April 7: Thousands Rally to Show Support for WWI

  Today in 1917, citizens of Hartford thronged the streets in a “mass patriotic meeting” to show support for America’s formal entry into World War I. The Great War had been raging in Europe for three years, but the United States had been extremely reluctant to join the fight against the Germans. American resistance to…

March 30: Helicopter Pioneer Igor Sikorsky Arrives in United States

One of Connecticut’s greatest immigrant success stories began today in 1919 when Russian-born Igor Sikorsky first arrived on American shores. While Sikorsky is best known as the inventor of the world’s first practical helicopter and the founder of the Sikorsky Aircraft manufacturing company headquartered in Stratford, he first made a name for himself as a…

March 9: He Put the Iron in “Old Ironsides”

  Today in 1798, 25-year-old Isaac Hull, who was destined to become one of the United States’ most famous heroes of the War of 1812, began his distinguished career in the Navy after accepting a commission as a fourth lieutenant aboard the U.S. frigate Constitution. Born in 1773 in Derby, Connecticut, young Isaac was raised…

February 8: Defending the West from the Worst

  A descendant of the Puritan Joseph Wadsworth who protected his colony’s charter by hiding it in the legendary Charter Oak, Elijah Wadsworth would also be tasked with saving his people’s government. Not from a takeover, however, but from a British invasion. And not in Connecticut, but in in the part of Ohio once owned…

February 5: The Stray New Haven Pup Who Became an American War Hero.

  Today in 1918, an unlikely future war hero in the shape of a small, short-tailed puppy arrived at the front lines in France alongside the 102nd Regiment of the Yankee Division, a unit of mostly Connecticut soldiers recruited in New Haven. Named “Stubby” by his comrades because of his tiny tail, the contraband puppy…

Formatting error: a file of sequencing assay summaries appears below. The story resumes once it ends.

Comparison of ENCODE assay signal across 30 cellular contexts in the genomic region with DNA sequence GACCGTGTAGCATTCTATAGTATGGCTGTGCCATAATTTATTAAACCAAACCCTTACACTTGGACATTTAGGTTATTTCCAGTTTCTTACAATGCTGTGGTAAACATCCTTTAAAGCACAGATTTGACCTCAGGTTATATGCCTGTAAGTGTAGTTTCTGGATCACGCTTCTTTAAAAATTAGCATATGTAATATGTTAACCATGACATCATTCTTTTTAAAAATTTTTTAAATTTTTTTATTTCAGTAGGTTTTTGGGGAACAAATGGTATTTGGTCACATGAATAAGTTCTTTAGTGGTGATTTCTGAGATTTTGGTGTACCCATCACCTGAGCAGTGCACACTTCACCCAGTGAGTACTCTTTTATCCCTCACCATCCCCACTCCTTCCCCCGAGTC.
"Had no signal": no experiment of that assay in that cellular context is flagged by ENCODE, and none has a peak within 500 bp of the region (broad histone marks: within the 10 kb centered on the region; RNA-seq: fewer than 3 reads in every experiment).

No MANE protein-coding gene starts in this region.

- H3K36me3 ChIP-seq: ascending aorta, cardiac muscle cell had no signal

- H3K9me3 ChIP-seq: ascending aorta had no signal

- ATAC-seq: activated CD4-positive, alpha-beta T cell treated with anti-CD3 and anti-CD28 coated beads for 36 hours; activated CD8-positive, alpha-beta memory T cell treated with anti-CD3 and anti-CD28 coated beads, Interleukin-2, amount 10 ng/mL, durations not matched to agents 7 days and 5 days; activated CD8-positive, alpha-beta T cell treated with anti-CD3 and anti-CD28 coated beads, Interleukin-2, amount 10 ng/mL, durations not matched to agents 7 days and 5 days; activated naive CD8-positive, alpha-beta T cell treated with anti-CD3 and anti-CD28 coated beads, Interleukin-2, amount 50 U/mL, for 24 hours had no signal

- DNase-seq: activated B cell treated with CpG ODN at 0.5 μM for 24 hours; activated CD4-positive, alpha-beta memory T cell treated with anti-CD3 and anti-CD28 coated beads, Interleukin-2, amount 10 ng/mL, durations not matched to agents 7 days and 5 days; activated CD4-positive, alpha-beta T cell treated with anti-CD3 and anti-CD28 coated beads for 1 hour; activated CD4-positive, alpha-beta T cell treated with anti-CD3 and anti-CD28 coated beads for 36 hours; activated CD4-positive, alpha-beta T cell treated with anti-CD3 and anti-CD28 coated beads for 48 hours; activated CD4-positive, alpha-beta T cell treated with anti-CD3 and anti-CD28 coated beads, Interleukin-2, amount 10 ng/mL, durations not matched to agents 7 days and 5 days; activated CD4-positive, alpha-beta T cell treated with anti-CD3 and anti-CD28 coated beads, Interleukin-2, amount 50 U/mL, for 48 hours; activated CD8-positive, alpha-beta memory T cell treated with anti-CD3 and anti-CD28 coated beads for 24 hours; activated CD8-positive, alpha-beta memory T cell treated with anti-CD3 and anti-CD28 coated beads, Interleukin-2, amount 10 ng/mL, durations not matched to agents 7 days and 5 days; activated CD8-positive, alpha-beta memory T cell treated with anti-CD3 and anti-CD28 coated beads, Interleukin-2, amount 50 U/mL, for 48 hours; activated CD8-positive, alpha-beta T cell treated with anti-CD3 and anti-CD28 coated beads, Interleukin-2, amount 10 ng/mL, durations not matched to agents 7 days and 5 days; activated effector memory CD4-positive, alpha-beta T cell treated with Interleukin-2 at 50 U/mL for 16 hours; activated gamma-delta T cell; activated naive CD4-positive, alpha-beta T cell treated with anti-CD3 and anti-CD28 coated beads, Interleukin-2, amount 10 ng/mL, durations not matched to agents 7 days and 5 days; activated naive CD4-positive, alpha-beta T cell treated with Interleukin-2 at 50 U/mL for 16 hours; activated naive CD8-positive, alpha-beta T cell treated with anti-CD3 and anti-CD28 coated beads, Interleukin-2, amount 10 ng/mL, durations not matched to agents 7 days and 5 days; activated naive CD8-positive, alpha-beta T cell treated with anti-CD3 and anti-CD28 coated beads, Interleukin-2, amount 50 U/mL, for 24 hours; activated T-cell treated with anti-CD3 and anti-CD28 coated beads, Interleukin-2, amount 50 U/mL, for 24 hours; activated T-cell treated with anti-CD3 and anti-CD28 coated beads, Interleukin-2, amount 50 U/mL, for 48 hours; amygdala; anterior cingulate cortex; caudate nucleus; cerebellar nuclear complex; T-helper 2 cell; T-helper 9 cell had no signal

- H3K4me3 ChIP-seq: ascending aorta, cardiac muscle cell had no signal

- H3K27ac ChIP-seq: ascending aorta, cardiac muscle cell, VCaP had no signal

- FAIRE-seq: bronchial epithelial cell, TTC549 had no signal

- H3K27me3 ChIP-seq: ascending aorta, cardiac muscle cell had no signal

January 21: World’s First Nuclear Submarine Launched at Groton

  On January 21, 1954, hundreds of spectators, including General Dynamics employees, military brass, First Lady Mamie Eisenhower, and scores of reporters gathered along the banks of the ThamesRiver to witness a momentous occasion. At 10:57a.m., the USS Nautilus, the world’s first nuclear submarine, slid off a dry dock at General Dynamics in Groton, Connecticut,…

January 20: An Airport Named By a Plane Crash

At the start of 1941, though the United States had not yet formally entered World War II, the U.S. military was anxious to shore up defenses along the eastern seaboard, which some considered a vulnerable target for a German attack. Early in the year, the Connecticut General Assembly approved the purchase of 1,700 acres of…

January 10: Legendary Arms Maker Samuel Colt Dies at 47

  Today in 1862, Samuel Colt, a man who had endured years of  failed business ventures before finding both fame and fortune in Hartford, died suddenly  at age 47, one of the richest men in the United States..  In just 15  years,  Colt had created a  record  of innovation in marketing and  manufacturing  whose impact…

December 31: Cutting-Edge Teamwork Turns A Starr Into A Star

  As a major in the Continental Army, Nathan Starr forged and repaired weapons as part of his service during the Revolutionary War. After the war was over, Starr returned to his hometown of Middletown, Connecticut, and made a living manufacturing blades of a different sort: mostly agricultural tools like scythes for local farmers. In…

November 23: Connecticut’s First African-American Civil War Regiment

  In late May of 1863, nearly six months after President Abraham Lincoln’s Emancipation Proclamation declared that all black men and women in slave-holding Confederate states were free, the Federal government created the Bureau of Colored Troops, effectively authorizing the use of black troops throughout the Union Army. While some Northern states quickly raised their…